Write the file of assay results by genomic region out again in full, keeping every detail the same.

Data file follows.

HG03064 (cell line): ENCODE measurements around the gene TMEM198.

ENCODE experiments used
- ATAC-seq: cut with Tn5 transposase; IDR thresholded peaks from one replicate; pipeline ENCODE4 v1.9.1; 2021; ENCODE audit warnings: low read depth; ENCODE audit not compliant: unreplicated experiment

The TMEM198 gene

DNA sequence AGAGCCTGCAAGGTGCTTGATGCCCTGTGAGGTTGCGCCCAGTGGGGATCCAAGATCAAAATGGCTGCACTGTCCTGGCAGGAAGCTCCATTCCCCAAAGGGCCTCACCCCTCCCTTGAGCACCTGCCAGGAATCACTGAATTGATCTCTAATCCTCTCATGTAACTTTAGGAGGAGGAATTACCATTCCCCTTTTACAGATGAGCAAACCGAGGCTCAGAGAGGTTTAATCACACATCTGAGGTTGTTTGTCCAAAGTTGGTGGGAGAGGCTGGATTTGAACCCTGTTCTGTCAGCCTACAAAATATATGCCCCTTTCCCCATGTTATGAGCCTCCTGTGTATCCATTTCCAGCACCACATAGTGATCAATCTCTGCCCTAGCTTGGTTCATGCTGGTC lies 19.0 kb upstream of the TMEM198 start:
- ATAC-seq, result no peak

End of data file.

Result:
HG03064 (cell line): ENCODE measurements around the gene TMEM198.

ENCODE experiments used
- ATAC-seq: cut with Tn5 transposase; IDR thresholded peaks from one replicate; pipeline ENCODE4 v1.9.1; 2021; ENCODE audit warnings: low read depth; ENCODE audit not compliant: unreplicated experiment

The TMEM198 gene

DNA sequence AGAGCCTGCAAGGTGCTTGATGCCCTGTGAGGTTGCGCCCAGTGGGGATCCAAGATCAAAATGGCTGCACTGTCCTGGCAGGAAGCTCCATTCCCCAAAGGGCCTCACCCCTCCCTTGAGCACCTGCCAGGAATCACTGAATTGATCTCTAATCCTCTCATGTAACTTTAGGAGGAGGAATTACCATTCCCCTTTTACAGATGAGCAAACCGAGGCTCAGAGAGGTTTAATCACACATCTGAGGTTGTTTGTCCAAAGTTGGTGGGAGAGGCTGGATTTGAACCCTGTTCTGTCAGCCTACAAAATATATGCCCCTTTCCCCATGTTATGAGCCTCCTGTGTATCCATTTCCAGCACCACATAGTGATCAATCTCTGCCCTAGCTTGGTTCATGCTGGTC lies 19.0 kb upstream of the TMEM198 start:
- ATAC-seq, result no peak